Berkshire’s weird buyback

By Felix Salmon
December 12, 2012

There are a lot of very weird aspects to today’s announcement that Berkshire Hathaway has bought back $1.2 billion in stock.

Firstly, the way that the announcement came out seems incredibly shambolic. The stock market opened, and then just a few minutes later trading in Berkshire was halted, pending a news announcement. The announcement was made, and trading resumed, but there’s really no reason why the announcement couldn’t have been made ten minutes earlier, before the market opened.

Secondly, the buyback took long enough: Berkshire first announced that it was thinking of doing such things back in September 2011, saying that it would buy back stock “at prices no higher than a 10% premium over the then-current book value of the shares”. After that there was nothing, until today — when Berkshire, with its very first¬†first significant buyback, managed to break its own self-imposed constraint:

Berkshire Hathaway has purchased 9,200 of its Class A shares at $131,000 per share from the estate of a long-time shareholder. The Board of Directors authorized this purchase coincident with raising the price limit for repurchases to 120% of book value. Berkshire may purchase additional shares in the market or through direct offerings at no more than 120% of book value.

This smells. “The estate of a long-time shareholder” is clearly code for “an old friend of Warren’s”. When that person died, the estate clearly took the decision to liquidate the entire holding, possibly for fiscal-cliff-related reasons. (There’s a good chance that the taxes on estates and capital gains will rise substantially in 2013.) It’s possible that Berkshire was a little bit worried about the effect that the sale would have on the share price, but it’s unlikely: average volume in the stock is more than 56,000 shares per day, so selling 9,200 shares without moving the market much is pretty easy.

So there’s no particularly good reason why Berkshire should step in and make this purchase just to keep the market price smooth, especially when Buffett says he doesn’t pay much attention to short-term stock-price fluctuations anyway. And there’s definitely no good reason why this particular estate sale should be the catalyst for the Berkshire board breaking its own rules, and buying back its stock at levels far in excess of 110% of book value. (Book value is $111,718 per share, which means that the buyback price was just over 117% of book value.)

Finally, there’s no good reason why the buyback should have been done in this highly undemocratic manner. As we have seen, some $7.5 billion in Berkshire A shares change hands every day: Berkshire Hathaway, as a public company, made the decision many years ago that the stock market was the best place for its shares to trade. And yet, when it came to its first-ever stock buyback, Berkshire decided that it didn’t want to go to the stock market after all, and instead just did a bilateral side deal with the estate of a long-time shareholder.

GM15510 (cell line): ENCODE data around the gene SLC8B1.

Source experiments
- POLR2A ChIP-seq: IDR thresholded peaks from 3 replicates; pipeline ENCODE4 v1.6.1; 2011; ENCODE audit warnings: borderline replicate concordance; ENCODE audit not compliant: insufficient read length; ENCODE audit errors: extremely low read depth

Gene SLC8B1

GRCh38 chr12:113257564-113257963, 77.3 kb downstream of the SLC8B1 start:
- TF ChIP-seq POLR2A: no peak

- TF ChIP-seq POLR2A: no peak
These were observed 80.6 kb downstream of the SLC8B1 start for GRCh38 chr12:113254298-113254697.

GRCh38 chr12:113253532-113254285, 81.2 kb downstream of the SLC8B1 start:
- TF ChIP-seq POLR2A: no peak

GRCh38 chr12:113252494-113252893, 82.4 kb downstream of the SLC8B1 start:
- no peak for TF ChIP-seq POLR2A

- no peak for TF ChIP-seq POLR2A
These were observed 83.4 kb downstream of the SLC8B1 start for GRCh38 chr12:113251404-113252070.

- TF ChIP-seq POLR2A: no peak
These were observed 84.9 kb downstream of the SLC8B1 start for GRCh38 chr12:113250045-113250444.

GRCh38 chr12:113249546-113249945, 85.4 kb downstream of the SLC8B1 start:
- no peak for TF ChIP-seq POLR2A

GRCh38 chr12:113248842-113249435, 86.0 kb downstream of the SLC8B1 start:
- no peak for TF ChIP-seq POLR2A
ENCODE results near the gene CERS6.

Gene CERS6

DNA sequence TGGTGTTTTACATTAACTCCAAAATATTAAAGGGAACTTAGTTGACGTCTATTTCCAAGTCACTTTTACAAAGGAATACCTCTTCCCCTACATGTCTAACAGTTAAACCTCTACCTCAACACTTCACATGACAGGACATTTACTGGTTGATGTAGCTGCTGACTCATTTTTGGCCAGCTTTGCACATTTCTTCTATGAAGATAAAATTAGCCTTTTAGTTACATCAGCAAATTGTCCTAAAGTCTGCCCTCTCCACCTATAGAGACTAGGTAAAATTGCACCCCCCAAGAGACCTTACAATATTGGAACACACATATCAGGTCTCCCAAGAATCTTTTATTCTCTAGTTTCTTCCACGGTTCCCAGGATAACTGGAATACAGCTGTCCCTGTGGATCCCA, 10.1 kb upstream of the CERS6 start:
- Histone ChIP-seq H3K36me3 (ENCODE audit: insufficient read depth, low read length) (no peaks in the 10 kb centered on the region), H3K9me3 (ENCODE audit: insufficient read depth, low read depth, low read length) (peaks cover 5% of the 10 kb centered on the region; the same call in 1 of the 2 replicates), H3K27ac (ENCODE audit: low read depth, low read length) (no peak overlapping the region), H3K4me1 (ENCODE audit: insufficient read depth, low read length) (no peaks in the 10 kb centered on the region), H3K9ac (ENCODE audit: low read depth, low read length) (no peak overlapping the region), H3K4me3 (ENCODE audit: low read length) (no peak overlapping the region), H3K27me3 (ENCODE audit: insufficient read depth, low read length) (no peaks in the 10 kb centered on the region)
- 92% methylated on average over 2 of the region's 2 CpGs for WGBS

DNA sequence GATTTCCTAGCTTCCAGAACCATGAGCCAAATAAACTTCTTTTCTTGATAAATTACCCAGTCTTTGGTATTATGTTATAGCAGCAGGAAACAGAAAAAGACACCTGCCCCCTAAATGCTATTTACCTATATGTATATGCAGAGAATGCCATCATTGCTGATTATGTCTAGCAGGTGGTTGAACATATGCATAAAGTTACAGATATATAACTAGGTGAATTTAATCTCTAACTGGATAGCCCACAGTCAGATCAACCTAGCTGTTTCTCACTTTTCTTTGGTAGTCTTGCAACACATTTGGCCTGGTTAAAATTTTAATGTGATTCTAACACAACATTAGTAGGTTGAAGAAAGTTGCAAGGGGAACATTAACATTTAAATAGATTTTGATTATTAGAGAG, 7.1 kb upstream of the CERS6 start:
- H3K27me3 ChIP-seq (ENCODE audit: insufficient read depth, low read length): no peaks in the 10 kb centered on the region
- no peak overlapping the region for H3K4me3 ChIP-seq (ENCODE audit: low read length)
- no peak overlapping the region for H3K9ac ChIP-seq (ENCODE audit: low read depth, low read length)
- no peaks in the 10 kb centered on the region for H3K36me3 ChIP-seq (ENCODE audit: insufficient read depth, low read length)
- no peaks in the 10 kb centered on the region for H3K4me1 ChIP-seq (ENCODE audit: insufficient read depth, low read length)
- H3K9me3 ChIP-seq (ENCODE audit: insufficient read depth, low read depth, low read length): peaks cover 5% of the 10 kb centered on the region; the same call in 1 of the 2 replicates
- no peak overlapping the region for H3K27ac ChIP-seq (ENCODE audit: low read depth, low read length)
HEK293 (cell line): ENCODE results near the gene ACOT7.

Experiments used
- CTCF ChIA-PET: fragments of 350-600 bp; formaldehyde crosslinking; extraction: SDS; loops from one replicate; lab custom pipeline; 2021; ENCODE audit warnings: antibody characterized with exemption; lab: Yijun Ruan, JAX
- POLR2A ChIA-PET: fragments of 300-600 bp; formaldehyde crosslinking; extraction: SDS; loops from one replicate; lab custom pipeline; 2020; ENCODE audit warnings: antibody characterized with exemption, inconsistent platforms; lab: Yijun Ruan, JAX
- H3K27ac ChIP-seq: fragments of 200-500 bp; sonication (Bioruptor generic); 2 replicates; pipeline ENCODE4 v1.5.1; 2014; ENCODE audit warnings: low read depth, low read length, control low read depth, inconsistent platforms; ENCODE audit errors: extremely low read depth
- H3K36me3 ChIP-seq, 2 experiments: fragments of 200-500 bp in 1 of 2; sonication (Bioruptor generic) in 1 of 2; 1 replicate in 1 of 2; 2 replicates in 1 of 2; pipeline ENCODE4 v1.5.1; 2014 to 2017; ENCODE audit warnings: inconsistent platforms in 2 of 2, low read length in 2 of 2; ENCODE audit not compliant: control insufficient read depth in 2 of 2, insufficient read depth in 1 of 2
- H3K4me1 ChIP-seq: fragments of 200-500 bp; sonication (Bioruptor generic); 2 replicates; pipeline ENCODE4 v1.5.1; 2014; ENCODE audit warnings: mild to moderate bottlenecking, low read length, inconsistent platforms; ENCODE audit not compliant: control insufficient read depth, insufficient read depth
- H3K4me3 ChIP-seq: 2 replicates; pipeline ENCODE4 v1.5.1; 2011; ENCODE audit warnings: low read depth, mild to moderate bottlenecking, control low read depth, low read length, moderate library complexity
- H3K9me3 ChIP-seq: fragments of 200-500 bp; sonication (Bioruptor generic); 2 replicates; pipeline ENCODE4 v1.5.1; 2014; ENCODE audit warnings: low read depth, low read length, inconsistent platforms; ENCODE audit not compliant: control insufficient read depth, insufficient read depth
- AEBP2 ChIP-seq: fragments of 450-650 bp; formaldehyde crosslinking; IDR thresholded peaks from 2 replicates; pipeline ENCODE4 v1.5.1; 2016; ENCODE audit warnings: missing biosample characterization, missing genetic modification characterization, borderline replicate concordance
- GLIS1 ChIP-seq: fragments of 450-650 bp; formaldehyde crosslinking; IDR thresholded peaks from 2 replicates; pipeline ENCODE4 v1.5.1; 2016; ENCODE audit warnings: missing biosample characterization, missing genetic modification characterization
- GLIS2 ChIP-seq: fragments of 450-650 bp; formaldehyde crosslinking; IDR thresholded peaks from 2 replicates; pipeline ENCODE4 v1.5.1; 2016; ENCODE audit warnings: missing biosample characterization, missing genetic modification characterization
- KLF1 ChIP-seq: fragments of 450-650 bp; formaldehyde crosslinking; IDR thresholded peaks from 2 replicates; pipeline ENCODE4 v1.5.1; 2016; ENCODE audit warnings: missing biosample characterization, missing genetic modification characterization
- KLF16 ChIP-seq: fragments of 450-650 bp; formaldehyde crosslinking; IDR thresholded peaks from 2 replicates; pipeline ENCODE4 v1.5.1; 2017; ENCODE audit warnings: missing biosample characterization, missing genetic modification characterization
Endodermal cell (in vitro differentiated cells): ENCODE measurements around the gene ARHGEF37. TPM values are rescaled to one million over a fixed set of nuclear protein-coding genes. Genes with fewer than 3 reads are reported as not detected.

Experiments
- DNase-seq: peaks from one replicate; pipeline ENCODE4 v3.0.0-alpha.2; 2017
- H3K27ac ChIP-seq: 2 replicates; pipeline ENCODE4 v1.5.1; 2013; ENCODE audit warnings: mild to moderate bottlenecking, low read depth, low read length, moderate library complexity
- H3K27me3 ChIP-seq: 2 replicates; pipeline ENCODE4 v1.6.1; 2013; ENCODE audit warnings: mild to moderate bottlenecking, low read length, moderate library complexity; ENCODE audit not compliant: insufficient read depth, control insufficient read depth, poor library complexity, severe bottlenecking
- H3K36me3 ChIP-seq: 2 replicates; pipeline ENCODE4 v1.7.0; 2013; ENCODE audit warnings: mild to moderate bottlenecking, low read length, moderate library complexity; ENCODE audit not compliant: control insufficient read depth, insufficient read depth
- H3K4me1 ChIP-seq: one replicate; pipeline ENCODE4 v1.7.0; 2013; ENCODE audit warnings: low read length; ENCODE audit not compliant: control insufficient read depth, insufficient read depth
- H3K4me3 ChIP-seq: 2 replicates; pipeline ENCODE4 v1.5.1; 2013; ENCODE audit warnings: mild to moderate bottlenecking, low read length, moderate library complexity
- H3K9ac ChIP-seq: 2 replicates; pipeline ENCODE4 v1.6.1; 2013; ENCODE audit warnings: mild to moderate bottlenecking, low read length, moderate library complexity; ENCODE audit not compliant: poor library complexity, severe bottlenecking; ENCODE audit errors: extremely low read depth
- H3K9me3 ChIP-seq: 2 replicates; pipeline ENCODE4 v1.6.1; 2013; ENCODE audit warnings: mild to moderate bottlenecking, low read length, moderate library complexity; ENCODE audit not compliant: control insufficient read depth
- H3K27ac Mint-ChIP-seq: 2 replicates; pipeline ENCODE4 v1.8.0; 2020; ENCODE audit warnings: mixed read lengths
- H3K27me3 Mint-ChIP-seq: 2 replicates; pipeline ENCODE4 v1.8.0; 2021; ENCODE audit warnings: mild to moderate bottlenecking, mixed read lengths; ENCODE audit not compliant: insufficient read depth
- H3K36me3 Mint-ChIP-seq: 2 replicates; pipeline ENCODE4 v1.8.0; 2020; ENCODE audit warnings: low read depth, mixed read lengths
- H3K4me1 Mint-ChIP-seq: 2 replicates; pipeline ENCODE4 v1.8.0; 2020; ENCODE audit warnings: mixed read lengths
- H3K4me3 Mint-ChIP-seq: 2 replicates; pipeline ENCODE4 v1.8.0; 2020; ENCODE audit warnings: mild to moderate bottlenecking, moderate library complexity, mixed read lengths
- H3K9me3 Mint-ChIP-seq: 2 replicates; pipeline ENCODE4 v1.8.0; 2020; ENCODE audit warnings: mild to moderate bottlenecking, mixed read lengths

Buybacks are considered a good thing, on the stock market, for three reasons. Firstly, they reduce the number of shares outstanding, which means that the value of the remaining shares goes up: the company is worth the same amount, so the value per share is higher. Secondly, they provide an extra bid in the market, which helps support and drive up the share price. And thirdly, they give shareholders the opportunity to sell their shares back to the company: if they want to sell where the company is buying, they have that option. And options are worth money.

Berkshire, with this buyback, achieved the first of those three reasons, but punted on the other two. It didn’t provide a bid in the market, and it didn’t give its shareholders that lovely marginal option of selling their shares to the company rather than to the traders who are in and out of the market every day. Instead, it decided to give special treatment to a single long-term shareholder.

The whole point of the stock market is that shares are fungible, and that all shareholders are equal. Berkshire has violated that principle today, for no good reason — while also breaking its self-imposed discipline of only buying back shares if the price is below 110% of book value. If you’re going to do a buyback, this is pretty much the worst way to do it.

Update: Apparently I shouldn’t trust Yahoo Finance, and when it reports volumes in BRK-A, it’s actually overstating them by a factor of 100. i.e., when it says 90,800 shares were traded yesterday, in fact that means that 908 shares were traded yesterday. Sorry.

Update 2: Ben Berkowitz¬†correctly points out that this is Berkshire’s second buyback. It previously bought back $67.5 million of its shares from September 2011-December 2011 and disclosed the repurchase in its 10-K.

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